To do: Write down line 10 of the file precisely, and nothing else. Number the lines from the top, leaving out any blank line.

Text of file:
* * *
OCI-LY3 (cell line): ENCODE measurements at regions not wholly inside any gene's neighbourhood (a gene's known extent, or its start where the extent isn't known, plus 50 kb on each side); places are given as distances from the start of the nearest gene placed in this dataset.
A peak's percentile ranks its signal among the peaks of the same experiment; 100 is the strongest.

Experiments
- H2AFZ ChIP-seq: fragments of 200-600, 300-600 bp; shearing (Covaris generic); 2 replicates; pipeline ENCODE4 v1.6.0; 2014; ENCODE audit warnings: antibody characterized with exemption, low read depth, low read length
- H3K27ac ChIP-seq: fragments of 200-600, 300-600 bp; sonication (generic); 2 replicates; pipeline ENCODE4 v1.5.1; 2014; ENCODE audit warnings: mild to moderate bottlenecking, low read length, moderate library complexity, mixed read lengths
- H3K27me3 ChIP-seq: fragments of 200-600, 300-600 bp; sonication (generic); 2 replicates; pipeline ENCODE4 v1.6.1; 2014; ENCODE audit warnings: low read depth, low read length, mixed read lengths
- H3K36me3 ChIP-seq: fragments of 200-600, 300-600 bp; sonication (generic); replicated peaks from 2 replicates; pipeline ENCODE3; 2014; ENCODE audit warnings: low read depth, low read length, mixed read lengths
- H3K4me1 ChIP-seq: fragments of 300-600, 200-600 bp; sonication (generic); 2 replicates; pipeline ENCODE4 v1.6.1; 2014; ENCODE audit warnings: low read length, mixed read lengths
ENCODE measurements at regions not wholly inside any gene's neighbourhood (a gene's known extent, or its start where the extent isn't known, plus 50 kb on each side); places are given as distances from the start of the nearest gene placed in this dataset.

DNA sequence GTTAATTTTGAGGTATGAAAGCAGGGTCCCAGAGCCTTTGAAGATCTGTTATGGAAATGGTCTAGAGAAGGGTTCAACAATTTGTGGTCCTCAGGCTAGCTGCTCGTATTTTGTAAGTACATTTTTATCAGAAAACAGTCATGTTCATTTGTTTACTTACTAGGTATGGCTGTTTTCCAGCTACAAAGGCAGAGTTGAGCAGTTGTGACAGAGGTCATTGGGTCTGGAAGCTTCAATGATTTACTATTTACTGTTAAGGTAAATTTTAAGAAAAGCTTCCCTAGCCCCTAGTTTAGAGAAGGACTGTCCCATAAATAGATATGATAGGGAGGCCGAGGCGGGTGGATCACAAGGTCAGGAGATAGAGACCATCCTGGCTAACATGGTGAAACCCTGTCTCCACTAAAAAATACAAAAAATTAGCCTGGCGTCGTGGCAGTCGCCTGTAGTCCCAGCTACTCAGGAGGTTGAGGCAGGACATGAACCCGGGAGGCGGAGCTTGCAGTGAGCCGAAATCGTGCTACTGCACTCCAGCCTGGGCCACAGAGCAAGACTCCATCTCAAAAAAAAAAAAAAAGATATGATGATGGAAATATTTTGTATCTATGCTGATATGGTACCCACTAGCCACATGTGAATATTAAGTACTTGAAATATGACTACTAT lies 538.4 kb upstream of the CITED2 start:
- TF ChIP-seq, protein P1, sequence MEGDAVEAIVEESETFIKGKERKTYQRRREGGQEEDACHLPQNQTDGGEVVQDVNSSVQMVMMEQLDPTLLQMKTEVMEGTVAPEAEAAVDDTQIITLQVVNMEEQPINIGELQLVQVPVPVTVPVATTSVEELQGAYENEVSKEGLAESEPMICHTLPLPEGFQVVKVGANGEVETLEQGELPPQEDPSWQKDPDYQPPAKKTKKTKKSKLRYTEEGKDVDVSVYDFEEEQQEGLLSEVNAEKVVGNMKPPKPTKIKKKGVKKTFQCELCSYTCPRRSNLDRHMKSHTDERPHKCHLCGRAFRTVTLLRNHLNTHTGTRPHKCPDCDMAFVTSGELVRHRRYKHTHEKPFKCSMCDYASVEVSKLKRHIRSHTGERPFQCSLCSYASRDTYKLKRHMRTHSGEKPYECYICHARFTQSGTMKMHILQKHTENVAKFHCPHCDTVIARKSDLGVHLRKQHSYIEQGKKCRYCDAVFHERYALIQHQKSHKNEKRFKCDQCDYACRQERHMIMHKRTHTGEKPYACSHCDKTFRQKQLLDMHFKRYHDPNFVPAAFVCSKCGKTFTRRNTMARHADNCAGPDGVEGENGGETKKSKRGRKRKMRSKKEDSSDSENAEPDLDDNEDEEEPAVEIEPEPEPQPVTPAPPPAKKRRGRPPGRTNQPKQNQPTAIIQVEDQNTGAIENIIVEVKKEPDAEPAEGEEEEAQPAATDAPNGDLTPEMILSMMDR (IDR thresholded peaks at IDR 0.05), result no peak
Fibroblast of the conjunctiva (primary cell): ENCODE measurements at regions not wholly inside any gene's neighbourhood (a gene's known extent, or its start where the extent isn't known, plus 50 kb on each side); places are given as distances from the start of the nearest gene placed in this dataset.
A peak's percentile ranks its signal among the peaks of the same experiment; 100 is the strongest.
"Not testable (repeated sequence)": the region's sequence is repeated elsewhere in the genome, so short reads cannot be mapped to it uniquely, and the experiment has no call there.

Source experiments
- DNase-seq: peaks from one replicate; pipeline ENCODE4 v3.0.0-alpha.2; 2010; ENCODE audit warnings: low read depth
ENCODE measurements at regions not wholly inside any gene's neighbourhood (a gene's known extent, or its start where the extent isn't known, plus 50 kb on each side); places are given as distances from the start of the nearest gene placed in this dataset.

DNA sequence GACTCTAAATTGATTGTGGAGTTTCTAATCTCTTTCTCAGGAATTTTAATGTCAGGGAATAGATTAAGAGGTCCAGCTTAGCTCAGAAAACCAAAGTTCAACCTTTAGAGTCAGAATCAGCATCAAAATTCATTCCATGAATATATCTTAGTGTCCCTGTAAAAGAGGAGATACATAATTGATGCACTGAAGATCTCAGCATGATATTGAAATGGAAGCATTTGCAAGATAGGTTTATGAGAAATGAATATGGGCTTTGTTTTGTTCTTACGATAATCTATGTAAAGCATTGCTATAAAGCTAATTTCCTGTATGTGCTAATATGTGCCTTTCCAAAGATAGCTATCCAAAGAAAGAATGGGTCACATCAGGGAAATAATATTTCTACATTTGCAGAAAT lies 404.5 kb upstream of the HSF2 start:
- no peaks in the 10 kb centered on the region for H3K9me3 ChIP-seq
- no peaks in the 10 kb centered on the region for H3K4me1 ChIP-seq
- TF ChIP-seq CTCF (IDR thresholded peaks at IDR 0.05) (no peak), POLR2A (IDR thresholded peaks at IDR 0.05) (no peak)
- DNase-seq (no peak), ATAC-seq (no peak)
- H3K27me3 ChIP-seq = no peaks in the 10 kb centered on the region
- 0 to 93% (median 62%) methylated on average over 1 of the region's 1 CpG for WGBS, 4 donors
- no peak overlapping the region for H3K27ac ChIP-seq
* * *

DNA sequence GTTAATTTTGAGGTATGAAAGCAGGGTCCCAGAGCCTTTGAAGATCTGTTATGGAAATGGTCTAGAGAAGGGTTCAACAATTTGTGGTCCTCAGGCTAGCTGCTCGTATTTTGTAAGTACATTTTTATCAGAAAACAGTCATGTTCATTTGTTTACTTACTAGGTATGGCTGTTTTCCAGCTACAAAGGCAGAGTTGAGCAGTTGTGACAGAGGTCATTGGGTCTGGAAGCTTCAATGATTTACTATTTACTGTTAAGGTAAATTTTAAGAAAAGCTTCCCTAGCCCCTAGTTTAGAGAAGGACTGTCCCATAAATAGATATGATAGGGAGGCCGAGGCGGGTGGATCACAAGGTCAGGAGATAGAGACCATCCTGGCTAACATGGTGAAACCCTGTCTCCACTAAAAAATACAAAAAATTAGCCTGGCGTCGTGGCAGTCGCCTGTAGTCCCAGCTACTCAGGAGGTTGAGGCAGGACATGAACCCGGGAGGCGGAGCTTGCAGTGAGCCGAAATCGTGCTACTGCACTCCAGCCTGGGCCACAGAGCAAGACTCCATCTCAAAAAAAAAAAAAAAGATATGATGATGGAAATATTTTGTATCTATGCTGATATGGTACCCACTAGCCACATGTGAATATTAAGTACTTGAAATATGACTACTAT lies 538.4 kb upstream of the CITED2 start: